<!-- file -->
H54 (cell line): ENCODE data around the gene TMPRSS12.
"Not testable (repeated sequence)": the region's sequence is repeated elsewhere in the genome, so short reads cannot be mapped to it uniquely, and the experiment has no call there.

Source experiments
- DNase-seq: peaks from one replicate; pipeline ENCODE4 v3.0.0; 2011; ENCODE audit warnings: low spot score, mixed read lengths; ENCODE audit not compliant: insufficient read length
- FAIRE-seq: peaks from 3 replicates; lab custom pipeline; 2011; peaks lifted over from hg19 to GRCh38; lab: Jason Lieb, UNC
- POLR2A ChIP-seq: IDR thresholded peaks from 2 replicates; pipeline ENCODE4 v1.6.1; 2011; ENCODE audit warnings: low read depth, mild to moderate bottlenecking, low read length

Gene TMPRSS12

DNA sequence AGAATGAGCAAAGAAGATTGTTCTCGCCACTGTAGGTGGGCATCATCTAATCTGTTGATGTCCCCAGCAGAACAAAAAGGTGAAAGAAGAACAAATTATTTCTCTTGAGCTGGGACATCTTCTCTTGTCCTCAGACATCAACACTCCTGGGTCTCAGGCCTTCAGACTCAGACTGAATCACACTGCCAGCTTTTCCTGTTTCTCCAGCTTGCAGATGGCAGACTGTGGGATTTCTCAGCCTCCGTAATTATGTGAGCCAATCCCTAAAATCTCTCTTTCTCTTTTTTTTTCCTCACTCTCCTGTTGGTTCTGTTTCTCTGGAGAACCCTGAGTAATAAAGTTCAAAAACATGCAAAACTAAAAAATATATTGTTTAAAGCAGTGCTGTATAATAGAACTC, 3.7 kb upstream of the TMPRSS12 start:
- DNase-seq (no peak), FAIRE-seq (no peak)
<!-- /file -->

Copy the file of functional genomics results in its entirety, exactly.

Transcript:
H54 (cell line): ENCODE data around the gene TMPRSS12.
"Not testable (repeated sequence)": the region's sequence is repeated elsewhere in the genome, so short reads cannot be mapped to it uniquely, and the experiment has no call there.

Source experiments
- DNase-seq: peaks from one replicate; pipeline ENCODE4 v3.0.0; 2011; ENCODE audit warnings: low spot score, mixed read lengths; ENCODE audit not compliant: insufficient read length
- FAIRE-seq: peaks from 3 replicates; lab custom pipeline; 2011; peaks lifted over from hg19 to GRCh38; lab: Jason Lieb, UNC
- POLR2A ChIP-seq: IDR thresholded peaks from 2 replicates; pipeline ENCODE4 v1.6.1; 2011; ENCODE audit warnings: low read depth, mild to moderate bottlenecking, low read length

Gene TMPRSS12

DNA sequence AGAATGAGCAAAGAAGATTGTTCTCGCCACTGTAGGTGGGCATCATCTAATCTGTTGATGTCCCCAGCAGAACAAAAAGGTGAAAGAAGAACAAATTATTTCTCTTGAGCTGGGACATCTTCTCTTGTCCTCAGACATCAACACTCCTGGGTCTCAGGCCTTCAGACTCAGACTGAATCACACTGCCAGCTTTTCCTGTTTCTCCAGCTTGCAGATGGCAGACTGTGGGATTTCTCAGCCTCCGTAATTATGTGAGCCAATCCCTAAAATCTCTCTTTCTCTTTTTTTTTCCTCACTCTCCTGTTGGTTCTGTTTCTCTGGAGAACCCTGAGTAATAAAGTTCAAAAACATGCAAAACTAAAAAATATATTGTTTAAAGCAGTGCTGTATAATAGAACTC, 3.7 kb upstream of the TMPRSS12 start:
- DNase-seq (no peak), FAIRE-seq (no peak)